3. I’m sure opinions differ, and perhaps politicians in particular should consider the effect on others when they decide to stick elephants — or anything else — on their flags. I was taught that the Flag Code applies only to actual flags, not representations of the flag or various stars-and-stripes patterns, fabrics, clothing, etc. Since a flag pin is not an actual flag, I’ve no doubt the code does not apply to it. But I’m an old-fashioned girl and it pains me to see anything else stuck on top of this small representation of the flag.

          4. Ah, but the flag code does apply to more than merely its cloth form. It says in part,

            (g) The flag should never have placed upon it, nor on any part of it, nor attached to it any mark, insignia, letter, word, figure, design, picture, or drawing of any nature.
            (h) The flag should never be used as a receptacle for receiving, holding, carrying, or delivering anything.
            (i) The flag should never be used for advertising purposes in any manner whatsoever. It should not be embroidered on such articles as cushions or handkerchiefs and the like, printed or otherwise impressed on paper napkins or boxes or anything that is designed for temporary use and discard. Advertising signs should not be fastened to a staff or halyard from which the flag is flown.
            (j) No part of the flag should ever be used as a costume or athletic uniform. However, a flag patch may be affixed to the uniform of military personnel, firemen, policemen, and members of patriotic organizations. The flag represents a living country and is itself considered a living thing. Therefore, the lapel flag pin being a replica, should be worn on the left lapel near the heart.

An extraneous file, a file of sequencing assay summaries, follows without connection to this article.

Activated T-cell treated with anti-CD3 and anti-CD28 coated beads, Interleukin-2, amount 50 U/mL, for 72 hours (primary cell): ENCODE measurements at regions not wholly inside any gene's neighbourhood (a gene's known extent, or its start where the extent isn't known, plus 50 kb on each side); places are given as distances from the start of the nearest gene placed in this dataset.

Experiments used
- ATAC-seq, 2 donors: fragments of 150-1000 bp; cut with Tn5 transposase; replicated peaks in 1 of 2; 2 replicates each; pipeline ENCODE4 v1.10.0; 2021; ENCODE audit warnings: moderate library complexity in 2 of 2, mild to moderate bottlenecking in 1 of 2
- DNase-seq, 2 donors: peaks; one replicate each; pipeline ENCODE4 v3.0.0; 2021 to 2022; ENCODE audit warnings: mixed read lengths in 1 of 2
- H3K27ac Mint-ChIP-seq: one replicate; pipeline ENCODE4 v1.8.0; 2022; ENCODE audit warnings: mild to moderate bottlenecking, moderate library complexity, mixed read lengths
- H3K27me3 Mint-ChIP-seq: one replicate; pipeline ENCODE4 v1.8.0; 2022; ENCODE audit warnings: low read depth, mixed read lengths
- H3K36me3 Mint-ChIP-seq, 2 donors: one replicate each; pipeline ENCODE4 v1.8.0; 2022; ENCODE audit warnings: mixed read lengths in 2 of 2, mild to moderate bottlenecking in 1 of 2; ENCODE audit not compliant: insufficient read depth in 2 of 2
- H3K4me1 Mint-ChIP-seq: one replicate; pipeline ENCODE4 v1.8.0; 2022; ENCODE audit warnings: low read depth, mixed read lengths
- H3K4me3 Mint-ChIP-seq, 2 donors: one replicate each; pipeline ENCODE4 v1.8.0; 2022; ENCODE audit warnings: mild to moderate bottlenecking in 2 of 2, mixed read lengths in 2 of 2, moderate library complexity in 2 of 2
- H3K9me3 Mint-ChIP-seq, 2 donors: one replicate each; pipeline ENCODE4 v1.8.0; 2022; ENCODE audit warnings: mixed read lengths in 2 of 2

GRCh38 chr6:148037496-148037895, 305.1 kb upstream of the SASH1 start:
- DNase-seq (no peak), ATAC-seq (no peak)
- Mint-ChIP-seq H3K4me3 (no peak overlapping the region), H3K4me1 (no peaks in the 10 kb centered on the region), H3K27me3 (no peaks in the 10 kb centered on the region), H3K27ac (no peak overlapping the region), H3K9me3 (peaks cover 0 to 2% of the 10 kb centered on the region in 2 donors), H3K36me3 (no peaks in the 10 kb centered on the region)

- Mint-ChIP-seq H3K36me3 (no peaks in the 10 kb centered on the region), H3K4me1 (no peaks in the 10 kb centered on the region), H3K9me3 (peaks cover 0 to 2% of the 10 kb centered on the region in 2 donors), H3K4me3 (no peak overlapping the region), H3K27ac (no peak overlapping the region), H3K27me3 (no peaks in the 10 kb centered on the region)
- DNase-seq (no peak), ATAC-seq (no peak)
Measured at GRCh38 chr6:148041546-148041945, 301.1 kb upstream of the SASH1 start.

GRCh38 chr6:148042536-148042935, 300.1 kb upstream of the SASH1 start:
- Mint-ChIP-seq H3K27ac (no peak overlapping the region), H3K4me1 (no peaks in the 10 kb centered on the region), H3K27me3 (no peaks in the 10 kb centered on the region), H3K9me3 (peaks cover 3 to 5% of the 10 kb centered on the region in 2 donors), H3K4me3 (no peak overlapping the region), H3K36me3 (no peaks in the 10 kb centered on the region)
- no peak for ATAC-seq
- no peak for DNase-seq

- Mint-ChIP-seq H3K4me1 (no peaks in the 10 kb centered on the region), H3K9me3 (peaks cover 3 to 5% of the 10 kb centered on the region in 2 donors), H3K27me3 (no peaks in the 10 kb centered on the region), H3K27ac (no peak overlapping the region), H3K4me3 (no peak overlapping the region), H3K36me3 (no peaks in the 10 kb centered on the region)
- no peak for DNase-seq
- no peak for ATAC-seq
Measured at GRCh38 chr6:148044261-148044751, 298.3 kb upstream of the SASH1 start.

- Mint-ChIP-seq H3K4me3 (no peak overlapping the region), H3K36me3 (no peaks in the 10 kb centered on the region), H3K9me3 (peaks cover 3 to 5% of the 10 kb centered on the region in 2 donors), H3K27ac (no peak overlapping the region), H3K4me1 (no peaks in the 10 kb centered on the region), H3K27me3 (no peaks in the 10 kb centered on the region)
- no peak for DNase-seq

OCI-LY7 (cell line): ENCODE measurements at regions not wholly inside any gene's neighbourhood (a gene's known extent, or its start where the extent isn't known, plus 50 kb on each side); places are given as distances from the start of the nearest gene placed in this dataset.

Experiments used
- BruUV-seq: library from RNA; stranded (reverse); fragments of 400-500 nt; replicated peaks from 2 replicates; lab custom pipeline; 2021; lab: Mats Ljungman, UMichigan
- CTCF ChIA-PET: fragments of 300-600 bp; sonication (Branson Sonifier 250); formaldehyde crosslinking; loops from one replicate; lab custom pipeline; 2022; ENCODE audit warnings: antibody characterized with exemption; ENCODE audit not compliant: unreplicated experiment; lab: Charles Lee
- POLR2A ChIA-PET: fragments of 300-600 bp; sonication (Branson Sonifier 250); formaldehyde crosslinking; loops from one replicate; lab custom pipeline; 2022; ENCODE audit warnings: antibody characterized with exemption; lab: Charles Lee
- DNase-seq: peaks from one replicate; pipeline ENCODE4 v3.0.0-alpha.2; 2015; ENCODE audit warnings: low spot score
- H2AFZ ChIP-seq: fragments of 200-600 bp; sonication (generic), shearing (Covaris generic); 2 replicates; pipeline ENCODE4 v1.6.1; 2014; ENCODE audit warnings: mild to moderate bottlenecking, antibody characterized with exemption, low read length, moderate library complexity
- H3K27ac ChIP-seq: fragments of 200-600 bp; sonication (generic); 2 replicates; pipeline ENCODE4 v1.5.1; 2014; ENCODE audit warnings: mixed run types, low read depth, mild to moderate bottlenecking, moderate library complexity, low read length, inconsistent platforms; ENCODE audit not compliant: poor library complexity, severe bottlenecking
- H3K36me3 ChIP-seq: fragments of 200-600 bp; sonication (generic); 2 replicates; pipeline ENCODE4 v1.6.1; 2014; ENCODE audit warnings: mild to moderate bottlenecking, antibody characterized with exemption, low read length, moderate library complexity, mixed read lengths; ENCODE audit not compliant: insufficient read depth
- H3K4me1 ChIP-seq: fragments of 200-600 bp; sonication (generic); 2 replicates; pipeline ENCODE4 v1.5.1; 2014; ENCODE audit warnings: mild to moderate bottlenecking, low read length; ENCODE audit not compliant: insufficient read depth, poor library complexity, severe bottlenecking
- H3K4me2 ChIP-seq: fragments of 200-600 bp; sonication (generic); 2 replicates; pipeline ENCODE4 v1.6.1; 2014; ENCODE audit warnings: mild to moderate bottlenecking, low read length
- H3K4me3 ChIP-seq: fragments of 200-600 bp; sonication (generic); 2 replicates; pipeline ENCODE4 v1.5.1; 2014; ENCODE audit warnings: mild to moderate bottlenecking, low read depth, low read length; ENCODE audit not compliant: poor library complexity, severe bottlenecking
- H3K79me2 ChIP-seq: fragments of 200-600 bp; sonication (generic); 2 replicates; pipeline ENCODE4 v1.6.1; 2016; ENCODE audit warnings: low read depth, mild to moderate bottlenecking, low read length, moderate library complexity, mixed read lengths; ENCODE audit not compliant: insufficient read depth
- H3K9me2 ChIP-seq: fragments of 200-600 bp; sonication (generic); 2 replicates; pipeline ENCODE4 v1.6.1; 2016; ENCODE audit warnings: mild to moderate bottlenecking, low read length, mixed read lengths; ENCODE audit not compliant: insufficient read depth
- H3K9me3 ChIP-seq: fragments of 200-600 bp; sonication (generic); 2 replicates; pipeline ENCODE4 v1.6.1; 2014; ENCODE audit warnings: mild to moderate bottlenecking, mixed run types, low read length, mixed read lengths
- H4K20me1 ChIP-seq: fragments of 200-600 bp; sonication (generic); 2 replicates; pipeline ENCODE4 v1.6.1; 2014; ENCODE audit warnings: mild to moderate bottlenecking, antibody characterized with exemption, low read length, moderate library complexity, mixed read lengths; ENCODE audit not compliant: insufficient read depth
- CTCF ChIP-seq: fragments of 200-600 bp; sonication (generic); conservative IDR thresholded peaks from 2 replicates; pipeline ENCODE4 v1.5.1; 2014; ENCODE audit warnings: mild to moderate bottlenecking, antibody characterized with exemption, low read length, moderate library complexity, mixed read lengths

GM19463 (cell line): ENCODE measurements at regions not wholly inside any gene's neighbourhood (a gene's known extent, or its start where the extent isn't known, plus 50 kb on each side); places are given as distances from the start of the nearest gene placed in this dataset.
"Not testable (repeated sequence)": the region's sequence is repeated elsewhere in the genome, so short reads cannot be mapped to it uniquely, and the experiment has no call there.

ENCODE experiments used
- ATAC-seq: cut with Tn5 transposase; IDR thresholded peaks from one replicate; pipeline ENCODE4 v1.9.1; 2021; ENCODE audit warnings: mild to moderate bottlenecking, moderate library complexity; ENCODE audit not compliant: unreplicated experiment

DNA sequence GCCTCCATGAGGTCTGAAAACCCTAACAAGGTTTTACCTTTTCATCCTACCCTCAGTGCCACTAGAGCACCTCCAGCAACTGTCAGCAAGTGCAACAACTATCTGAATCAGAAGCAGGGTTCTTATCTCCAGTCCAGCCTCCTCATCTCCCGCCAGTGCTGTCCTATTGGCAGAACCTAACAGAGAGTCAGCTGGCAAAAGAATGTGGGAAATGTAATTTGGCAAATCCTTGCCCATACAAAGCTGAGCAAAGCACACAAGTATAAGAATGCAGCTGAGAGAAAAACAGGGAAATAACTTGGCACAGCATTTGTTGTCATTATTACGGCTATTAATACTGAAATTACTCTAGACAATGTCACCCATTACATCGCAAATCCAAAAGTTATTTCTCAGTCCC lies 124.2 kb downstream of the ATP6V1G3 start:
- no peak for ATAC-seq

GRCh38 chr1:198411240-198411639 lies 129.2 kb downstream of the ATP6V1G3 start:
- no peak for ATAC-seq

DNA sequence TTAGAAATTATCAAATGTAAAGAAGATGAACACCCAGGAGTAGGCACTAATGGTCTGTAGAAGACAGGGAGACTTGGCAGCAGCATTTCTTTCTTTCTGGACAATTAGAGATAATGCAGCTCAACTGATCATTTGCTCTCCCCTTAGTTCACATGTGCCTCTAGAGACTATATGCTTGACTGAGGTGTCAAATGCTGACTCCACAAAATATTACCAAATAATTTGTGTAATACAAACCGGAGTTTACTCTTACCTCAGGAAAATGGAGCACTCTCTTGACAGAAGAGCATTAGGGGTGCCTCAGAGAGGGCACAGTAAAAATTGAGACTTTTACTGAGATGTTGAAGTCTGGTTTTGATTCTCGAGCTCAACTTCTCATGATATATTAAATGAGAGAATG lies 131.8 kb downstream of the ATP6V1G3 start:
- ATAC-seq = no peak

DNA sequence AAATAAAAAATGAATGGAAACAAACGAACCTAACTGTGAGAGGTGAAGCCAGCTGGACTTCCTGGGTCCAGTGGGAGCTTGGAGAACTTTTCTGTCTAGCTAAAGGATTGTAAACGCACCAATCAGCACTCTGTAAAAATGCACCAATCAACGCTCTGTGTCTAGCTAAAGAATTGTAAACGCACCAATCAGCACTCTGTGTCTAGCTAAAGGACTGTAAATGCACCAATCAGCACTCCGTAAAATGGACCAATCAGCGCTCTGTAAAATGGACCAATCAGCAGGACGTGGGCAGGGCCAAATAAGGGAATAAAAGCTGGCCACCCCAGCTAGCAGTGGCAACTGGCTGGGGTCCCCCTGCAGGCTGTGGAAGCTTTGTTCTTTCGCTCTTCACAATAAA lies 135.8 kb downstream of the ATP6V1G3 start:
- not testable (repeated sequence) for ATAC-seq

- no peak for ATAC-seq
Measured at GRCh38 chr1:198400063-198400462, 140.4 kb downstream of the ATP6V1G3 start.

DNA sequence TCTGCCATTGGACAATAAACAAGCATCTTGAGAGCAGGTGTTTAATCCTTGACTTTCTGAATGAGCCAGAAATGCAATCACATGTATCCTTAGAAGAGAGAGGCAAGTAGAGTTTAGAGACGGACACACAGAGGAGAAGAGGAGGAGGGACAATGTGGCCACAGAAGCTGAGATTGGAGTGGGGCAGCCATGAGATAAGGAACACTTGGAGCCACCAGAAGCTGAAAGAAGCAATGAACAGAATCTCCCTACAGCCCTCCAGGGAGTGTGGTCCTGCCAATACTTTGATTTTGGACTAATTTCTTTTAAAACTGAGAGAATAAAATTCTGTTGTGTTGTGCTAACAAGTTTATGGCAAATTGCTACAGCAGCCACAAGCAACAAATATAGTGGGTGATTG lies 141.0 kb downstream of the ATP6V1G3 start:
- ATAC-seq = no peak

This is what I was taught as well.

          5. Ah, it actually mentions lapel pins. I’d completely forgotten that. I get the feeling that many of today’s younger generation don’t even know there is such a thing as the Flag Code. (Romney and Ryan have no military background. Did they not learn it in school? It was taught as gospel when I was in grade school.)

          1. I’ve been watching Obama pretty closely since I wrote this, and to date I haven’t seen him wear anything but a plain pin. Doesn’t mean he doesn’t, but still …

    1. I believe that it was a star, and that we should be linked to that country according to what God has to say….God doesn’ babble nonsense.

  3. It is a US Secret Service pin that is handed out by agents to local law enforcement working with the USSS (I have a few from being an ofc in DC). They hand them out as thank yous or as an identifier that you are on the detail. My guess is that Romney didn’t have a pin on one day and scored one from an agent before taking the stage.